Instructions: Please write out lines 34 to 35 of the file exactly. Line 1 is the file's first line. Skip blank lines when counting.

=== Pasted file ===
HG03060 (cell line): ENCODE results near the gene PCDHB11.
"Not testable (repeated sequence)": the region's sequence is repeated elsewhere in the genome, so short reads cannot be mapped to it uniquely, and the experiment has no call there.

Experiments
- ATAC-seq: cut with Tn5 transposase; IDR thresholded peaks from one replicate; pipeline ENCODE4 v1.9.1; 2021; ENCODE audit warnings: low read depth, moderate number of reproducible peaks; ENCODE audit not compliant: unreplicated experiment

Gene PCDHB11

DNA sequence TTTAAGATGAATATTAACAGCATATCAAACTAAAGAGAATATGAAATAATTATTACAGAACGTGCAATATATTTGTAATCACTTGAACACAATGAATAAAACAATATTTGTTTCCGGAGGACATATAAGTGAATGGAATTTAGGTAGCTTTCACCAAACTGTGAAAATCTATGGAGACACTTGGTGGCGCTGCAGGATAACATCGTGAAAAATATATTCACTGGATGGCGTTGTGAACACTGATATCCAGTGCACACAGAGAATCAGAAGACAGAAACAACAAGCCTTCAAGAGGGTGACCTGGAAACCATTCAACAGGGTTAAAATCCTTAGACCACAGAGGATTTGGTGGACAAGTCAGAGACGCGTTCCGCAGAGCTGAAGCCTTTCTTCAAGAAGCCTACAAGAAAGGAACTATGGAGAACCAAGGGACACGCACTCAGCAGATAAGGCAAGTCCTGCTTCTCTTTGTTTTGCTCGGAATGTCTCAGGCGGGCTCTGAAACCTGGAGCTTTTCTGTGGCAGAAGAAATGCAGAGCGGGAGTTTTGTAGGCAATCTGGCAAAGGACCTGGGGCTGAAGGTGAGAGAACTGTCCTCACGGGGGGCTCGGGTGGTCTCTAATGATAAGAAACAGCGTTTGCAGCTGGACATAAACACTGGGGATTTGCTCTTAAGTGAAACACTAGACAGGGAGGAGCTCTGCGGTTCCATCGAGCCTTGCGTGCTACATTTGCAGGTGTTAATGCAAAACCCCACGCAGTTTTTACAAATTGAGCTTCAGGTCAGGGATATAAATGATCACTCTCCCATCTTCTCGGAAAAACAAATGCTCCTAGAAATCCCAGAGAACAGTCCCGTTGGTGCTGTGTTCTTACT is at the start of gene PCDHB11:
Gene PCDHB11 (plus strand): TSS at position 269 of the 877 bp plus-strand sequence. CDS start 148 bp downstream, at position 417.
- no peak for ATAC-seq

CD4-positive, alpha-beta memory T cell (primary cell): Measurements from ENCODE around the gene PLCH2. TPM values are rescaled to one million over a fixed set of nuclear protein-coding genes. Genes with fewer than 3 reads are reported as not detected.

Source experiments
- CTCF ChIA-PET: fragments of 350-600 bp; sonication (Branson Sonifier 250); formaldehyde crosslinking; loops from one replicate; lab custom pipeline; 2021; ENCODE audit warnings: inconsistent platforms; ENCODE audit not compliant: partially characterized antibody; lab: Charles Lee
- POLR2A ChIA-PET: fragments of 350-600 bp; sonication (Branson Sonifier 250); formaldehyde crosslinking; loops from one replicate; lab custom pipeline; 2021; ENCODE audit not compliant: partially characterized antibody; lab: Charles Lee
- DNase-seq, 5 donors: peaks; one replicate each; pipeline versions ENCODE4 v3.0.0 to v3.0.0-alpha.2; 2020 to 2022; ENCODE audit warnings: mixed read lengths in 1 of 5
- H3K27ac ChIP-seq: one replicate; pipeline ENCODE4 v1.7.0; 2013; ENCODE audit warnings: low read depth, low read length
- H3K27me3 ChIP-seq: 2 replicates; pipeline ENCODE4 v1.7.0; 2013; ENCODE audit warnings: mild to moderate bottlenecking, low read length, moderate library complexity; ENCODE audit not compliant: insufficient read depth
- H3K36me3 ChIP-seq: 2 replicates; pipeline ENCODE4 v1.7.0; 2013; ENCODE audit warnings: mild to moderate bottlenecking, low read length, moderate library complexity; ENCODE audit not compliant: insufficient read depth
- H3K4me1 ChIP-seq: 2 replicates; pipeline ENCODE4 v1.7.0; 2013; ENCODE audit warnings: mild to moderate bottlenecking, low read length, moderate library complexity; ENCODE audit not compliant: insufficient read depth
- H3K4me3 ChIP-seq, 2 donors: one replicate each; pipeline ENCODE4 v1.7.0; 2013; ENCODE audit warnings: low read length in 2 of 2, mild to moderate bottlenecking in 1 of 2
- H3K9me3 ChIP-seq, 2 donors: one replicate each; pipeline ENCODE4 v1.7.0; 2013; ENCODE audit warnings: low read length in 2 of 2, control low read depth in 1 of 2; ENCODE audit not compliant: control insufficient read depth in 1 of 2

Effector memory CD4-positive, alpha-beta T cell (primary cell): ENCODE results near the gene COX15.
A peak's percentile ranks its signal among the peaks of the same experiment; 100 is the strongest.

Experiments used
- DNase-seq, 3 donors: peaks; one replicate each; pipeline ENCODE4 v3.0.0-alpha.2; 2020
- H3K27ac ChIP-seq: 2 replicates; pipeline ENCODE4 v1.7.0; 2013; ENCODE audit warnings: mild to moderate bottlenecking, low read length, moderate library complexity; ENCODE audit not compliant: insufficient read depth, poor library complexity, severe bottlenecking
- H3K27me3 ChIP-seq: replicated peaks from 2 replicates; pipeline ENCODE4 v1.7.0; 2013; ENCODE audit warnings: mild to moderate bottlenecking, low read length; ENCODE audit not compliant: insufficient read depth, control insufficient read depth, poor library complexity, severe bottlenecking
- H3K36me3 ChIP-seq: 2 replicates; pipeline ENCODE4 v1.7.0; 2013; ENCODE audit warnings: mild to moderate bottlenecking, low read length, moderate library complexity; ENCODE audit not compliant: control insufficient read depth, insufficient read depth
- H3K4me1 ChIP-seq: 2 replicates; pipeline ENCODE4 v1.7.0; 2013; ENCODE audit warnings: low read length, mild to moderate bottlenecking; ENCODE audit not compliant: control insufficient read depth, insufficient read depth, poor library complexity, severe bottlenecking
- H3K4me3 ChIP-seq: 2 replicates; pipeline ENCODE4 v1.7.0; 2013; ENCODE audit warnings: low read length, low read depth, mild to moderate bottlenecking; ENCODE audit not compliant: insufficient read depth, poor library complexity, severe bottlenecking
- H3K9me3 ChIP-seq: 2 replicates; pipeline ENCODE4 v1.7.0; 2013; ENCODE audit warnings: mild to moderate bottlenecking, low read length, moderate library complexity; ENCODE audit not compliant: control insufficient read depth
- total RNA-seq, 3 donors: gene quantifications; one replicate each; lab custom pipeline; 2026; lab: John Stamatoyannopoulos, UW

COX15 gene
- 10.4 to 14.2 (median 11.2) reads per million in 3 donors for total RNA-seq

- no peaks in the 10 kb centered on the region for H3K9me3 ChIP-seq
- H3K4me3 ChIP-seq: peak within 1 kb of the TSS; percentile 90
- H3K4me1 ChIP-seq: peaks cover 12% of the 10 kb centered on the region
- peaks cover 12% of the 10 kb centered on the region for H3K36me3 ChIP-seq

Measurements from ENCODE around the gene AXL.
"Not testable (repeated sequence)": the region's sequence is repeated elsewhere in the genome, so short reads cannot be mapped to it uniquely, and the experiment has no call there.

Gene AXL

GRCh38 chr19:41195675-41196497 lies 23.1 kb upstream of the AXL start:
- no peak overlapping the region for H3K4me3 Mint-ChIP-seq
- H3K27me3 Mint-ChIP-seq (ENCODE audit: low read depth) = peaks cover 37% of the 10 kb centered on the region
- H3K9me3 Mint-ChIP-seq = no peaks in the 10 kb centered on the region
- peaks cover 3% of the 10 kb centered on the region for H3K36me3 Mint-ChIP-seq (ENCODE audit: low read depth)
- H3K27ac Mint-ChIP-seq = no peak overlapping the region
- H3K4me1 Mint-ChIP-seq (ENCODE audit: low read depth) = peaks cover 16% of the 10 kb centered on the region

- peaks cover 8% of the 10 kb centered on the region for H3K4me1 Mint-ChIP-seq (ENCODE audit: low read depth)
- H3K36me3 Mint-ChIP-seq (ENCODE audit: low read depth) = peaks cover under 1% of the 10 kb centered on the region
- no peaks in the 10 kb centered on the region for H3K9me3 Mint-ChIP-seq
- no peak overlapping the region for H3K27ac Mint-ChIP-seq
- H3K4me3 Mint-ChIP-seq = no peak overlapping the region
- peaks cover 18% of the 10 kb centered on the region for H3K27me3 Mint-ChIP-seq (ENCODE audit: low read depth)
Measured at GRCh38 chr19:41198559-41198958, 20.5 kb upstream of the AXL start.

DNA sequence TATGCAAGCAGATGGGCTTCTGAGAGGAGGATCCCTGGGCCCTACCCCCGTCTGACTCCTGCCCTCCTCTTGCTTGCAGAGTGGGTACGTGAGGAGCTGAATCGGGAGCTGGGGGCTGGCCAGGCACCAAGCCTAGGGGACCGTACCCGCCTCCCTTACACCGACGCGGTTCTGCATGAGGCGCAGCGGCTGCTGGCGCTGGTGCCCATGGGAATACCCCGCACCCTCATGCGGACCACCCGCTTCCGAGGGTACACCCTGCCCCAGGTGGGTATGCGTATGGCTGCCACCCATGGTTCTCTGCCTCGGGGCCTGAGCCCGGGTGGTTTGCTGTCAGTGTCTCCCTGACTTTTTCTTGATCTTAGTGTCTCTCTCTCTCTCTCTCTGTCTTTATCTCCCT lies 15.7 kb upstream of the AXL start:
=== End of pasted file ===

- H3K4me3 ChIP-seq: peak within 1 kb of the TSS; percentile 90
- H3K4me1 ChIP-seq: peaks cover 12% of the 10 kb centered on the region